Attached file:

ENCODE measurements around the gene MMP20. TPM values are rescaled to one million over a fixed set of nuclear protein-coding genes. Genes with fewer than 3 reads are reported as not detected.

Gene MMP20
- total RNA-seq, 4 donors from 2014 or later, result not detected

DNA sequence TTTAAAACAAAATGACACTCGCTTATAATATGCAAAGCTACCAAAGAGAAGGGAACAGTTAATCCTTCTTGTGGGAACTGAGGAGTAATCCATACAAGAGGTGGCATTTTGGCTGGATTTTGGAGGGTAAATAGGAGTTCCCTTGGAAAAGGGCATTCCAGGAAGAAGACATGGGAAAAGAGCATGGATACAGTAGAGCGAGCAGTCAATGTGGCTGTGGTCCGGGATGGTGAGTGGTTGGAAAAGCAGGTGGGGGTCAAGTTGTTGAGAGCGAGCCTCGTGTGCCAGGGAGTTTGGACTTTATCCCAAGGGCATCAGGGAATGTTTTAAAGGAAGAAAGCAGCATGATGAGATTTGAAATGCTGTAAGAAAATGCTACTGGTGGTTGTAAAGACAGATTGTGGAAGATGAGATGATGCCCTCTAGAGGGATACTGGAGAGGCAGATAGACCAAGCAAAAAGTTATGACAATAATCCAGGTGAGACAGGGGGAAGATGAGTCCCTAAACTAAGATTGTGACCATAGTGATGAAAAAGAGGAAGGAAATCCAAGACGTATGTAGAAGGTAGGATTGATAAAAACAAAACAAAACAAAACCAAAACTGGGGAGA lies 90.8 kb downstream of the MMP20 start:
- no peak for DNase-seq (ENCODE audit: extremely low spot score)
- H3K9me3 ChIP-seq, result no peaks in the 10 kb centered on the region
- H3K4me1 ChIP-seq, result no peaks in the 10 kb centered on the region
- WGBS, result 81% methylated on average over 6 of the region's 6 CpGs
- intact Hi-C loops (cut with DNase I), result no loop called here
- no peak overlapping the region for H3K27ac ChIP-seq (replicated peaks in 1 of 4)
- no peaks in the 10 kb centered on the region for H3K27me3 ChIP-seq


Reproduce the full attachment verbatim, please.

ENCODE measurements around the gene MMP20. TPM values are rescaled to one million over a fixed set of nuclear protein-coding genes. Genes with fewer than 3 reads are reported as not detected.

Gene MMP20
- total RNA-seq, 4 donors from 2014 or later, result not detected

DNA sequence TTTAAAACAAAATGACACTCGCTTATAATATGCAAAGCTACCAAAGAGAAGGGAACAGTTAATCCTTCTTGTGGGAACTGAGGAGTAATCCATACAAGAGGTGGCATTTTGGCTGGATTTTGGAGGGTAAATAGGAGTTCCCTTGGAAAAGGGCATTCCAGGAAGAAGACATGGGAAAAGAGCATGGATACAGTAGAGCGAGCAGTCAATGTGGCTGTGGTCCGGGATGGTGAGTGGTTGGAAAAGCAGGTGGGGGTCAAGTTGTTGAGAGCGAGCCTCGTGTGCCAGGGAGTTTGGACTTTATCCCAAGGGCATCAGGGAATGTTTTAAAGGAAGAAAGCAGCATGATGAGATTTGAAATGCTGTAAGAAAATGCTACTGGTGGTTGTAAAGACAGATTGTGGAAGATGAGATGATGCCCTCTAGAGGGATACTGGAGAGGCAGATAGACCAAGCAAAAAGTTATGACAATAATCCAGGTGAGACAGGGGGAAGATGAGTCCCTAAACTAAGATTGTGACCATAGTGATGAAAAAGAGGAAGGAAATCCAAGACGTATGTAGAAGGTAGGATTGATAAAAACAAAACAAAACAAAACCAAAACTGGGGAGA lies 90.8 kb downstream of the MMP20 start:
- no peak for DNase-seq (ENCODE audit: extremely low spot score)
- H3K9me3 ChIP-seq, result no peaks in the 10 kb centered on the region
- H3K4me1 ChIP-seq, result no peaks in the 10 kb centered on the region
- WGBS, result 81% methylated on average over 6 of the region's 6 CpGs
- intact Hi-C loops (cut with DNase I), result no loop called here
- no peak overlapping the region for H3K27ac ChIP-seq (replicated peaks in 1 of 4)
- no peaks in the 10 kb centered on the region for H3K27me3 ChIP-seq